-Jeanne
     
    avatar
    Mary Jane Minkin, MD replied to jtaylor53's response:
    Dear Jeanne,
    Thanks much for the update, and sharing your information. I'm delighted you are doing very well on the Duavee-and I hope it will continue to work this well for you.
    Stay well,
    Mary Jane
     
    avatar
    jtaylor53 replied to Mary Jane Minkin, MD's response:
    Hello all.

    This is an update on my experience with Duavee, which I started in December 2014. I did have "weight creep" but have kept it to a minimum that I can live with by being vigilant. I still run warmer, but the initial energy boost had more to do with the fact that my former mild-to-none mood swings have altered to noticeable but mild with my peaks a tiny bit higher and my valleys a tiny bit lower. My anxiety is not addressed as well, either"026but the minute dose of xanax that worked before has only doubled to what is still a minute dose at bedtime, excepting those days when the mood swing may cause some higher anxiety. Really"026all very easily dealt with and no cause for alarm by me or my PCP. Just FYI.

    For my vaginal health, I tried Replens for months and it helped, but I still had to use lubricant every time we had sex. My GYN added topical estrogen to use only on my outer genitalia because that area was thin skinned and often tore or had abrasion from even the careful sex I had with my husband's gentleness. I still had zero libido and zero response.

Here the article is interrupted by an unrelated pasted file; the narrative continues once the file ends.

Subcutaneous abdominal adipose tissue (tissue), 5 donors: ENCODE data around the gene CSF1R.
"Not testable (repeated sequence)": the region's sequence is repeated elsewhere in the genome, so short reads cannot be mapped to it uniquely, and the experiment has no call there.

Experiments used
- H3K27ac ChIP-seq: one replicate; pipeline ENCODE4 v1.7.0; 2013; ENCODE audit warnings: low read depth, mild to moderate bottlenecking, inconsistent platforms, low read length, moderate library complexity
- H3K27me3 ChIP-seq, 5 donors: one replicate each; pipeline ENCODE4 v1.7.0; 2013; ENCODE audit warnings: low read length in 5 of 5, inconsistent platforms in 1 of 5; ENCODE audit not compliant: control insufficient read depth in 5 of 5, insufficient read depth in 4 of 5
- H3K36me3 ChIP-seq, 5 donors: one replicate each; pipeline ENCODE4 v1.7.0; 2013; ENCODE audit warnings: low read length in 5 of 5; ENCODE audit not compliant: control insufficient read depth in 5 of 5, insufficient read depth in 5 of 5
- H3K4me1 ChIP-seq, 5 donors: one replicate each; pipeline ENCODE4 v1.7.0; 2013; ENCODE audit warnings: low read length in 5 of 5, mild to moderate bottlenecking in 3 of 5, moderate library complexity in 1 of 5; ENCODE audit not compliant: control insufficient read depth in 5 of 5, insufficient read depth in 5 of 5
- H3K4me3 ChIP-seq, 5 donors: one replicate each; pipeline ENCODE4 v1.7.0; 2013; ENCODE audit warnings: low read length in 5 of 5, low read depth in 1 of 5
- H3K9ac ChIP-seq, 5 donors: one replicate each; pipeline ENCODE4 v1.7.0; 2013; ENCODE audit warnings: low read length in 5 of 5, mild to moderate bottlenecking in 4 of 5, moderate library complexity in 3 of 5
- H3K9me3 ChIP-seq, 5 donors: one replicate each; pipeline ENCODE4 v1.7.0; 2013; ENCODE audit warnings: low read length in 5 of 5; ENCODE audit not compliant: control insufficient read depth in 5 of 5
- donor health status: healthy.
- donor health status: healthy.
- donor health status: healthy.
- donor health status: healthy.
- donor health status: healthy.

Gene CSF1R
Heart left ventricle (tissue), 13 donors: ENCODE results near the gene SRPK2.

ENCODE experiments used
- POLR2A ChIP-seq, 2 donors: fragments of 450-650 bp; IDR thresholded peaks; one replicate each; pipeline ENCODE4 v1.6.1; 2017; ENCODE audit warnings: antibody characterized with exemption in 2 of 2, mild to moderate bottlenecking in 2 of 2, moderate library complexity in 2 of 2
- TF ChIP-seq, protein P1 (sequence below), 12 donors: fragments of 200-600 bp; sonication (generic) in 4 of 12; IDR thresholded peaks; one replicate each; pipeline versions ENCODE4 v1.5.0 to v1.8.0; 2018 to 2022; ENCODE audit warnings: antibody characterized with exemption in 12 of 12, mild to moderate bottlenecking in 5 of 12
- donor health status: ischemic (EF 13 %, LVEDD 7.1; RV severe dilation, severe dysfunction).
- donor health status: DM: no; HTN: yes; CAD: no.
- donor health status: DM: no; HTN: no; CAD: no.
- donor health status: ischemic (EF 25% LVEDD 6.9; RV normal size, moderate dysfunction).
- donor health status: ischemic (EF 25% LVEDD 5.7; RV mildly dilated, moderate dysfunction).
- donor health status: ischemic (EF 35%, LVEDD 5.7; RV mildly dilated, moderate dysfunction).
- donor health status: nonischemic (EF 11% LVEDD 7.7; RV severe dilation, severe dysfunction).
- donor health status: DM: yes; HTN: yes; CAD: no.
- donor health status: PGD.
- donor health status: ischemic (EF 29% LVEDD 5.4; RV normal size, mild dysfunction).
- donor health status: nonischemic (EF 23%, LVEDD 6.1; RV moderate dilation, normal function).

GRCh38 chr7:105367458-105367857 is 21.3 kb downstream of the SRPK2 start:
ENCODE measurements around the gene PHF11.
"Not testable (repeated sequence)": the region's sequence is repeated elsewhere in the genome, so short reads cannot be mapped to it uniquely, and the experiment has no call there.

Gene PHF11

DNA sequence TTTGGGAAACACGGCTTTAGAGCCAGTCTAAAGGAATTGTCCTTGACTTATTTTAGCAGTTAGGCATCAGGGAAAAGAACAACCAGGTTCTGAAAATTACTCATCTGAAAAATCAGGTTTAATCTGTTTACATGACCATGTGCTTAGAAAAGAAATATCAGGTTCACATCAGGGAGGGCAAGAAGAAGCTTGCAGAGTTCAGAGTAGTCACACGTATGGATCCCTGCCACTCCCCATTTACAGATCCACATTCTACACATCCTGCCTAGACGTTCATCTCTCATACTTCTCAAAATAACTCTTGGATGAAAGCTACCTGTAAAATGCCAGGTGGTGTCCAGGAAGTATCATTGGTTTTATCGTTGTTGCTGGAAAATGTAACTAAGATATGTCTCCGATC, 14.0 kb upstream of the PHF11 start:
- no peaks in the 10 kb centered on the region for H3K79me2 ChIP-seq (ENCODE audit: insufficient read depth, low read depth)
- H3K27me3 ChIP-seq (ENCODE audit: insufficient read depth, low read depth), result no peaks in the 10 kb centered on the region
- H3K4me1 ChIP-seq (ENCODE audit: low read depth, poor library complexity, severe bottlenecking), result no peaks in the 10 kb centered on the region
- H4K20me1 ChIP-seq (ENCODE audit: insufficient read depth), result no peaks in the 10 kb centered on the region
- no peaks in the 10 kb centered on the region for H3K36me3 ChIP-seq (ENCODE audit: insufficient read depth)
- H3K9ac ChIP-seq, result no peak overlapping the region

My PCP suggested replacing the Replens and estrogen cream with DHEA vaginal suppositories and I started them March 2016. I had read great stuff about return of response and libido along with vaginal health. The first week my vaginal health seemed to backslide, but I kept up the program. By the second week of daily usage, I was able to have sex without lubrication and without any irritation. There was plenty of my own lubrication. When I entered the weeks that I started using the suppositories only twice a week, I decided that the cost was worth it for me. I still have very little response, but sex is no longer uncomfortable, so I am more likely to want to cuddle"026even though I still have no libido. I am going to add a different topical cream with arginine that is used only before sex to see if I get some response action. I will let you know.